ReviewsReview: Aliens vs. PredatorReviews - RSS 2.0
I have to admit that I've been struggling with how to review this game. With some games, you can immediately say "it's good" or "it's bad." Aliens vs. Predator, however, is not one of those games.
It's tempting to lay out the elements of the game, measure them against how well other games do similar things and then determine a score based on the difference. Many other sites review their games in just this way, based on things like graphics (they suck), story (meh), voice acting (heard better) and game mechanics (out-dated). If I were reviewing Aliens vs. Predator based on those criteria alone I would be giving it a very low score, because, frankly, it's far too similar in all of the above respects to the original Aliens vs. Predator from the 90s than it should be as a modern-era shooter.
But I'm not going to review it like that. Not because it wouldn't be fair to the game, or the developer (original AvP dev, Rebellion), but because it wouldn't be fair to you, the person reading this who needs to decide if this game will be fun to play. The simple fact is that, in spite of numerous lackluster elements, the sum total of Aliens vs. Predator is fun to play. It's a blast to play. In fact, it's easily one of the most interesting and immersive shooters of all time, just, in fact, like the original was all those years ago.
Let's take the bad news first. For starters, the graphics are selectively lousy. Characters and textures are disappointing in most instances, and the scenery is pretty repetitive. There are exceptions, like the wonderfully-rendered aliens who fade perfectly into the shadows, and the various weapons, which are the hallmarks of the franchise, but overall, this game will leave you wondering whether anybody at Rebellion has noticed that art design has moved forward in the decade-plus since they last visited this world.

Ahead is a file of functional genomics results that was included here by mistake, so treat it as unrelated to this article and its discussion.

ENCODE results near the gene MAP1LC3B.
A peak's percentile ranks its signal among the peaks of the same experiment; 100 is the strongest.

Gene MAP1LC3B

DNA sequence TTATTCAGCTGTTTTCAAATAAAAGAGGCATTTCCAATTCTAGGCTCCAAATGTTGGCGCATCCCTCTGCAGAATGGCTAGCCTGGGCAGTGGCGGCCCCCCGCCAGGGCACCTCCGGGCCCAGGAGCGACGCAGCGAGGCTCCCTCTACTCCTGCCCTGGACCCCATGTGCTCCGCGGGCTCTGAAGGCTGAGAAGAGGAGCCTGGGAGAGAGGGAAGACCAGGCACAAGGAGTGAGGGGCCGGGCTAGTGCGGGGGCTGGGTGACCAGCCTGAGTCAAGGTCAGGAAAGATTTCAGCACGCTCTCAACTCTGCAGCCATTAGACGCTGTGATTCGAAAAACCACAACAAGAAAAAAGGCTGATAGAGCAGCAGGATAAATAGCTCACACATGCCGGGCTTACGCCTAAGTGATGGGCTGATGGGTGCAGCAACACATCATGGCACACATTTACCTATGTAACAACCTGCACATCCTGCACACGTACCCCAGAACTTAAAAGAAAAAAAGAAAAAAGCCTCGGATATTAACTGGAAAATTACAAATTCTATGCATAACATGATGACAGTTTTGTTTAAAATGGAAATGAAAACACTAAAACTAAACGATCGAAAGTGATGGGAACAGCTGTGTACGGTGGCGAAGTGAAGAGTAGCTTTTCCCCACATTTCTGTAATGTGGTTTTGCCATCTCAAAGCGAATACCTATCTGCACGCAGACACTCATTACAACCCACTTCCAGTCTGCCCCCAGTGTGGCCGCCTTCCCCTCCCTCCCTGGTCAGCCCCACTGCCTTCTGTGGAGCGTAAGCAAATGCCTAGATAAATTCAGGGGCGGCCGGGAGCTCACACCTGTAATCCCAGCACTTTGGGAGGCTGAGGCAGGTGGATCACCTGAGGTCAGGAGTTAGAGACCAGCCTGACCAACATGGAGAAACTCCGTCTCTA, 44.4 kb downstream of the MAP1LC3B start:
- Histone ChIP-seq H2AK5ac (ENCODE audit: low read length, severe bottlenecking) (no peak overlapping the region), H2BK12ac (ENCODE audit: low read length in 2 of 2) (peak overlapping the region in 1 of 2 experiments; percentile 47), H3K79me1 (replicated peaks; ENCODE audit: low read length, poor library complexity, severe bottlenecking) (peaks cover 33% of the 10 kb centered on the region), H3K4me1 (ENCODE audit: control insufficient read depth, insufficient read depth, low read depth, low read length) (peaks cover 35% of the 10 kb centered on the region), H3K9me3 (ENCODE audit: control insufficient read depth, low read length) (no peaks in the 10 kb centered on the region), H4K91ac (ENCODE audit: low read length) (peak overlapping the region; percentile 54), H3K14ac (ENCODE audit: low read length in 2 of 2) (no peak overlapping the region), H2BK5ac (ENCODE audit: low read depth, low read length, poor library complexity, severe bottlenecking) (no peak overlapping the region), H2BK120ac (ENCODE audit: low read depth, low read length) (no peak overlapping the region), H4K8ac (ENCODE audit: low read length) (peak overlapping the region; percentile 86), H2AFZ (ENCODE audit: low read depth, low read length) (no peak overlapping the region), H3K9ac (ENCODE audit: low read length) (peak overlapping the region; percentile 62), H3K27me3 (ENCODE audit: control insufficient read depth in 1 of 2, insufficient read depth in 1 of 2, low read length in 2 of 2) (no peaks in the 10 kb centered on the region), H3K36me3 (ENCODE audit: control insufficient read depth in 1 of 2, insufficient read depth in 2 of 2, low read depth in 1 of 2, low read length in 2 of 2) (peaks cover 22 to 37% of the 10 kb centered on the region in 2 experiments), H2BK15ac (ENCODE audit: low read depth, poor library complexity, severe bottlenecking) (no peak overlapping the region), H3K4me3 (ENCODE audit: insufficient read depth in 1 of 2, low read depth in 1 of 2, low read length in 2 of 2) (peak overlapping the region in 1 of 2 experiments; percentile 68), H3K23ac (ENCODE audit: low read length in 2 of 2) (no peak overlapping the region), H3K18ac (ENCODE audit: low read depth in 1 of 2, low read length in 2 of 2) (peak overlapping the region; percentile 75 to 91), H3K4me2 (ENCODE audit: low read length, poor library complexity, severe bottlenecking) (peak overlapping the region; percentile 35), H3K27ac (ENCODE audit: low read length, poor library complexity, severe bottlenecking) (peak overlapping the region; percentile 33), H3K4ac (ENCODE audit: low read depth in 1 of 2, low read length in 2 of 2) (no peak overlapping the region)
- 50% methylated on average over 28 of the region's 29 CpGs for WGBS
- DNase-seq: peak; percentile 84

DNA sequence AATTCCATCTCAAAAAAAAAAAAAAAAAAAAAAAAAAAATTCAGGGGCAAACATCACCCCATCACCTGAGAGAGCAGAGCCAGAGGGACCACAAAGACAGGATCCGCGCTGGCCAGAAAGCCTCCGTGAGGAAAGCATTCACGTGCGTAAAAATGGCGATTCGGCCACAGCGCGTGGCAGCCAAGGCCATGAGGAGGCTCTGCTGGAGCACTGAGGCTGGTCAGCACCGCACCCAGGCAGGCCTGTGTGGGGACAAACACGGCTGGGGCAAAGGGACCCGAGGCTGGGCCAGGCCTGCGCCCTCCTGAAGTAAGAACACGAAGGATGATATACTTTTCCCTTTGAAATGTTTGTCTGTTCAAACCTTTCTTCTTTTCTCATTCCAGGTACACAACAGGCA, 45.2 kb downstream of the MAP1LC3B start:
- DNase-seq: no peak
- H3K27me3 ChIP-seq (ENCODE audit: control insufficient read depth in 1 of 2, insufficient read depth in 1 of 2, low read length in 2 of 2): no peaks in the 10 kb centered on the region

Likewise uninspiring is the game's story which, through the course of three interconnected narratives (marine, alien and predator) tells the tale of the discovery of the ancient Predator shrine to the Great Predator who first defeated The Great Serpents (AKA "The Aliens") by evil scientist/entrepreneur Bishop Weyland. Weyland turns the shrine into a secret facility for harnessing the destructive power of the aliens, things go horribly awry (of course), the marines get called in, and then the Predators decide to show up, too. Cue: mayhem.
While a version of this story has been told in various forms (graphic novel, movie, etc.) the videogame version is far less interesting and sadly the most interesting parts unfold about 15 minutes in via cutscene. The rest of the story, which you get to play, is pretty much meaningless and predictable, and the voice acting, with the exception of the character of Weyland, reprised by movie star Lance Henriksen, is dull and lifeless. This makes it all the more shameful that the graphics aren't better, considering Lance Henriksen's character looks nothing like him. You'd think that one would be a no-brainer.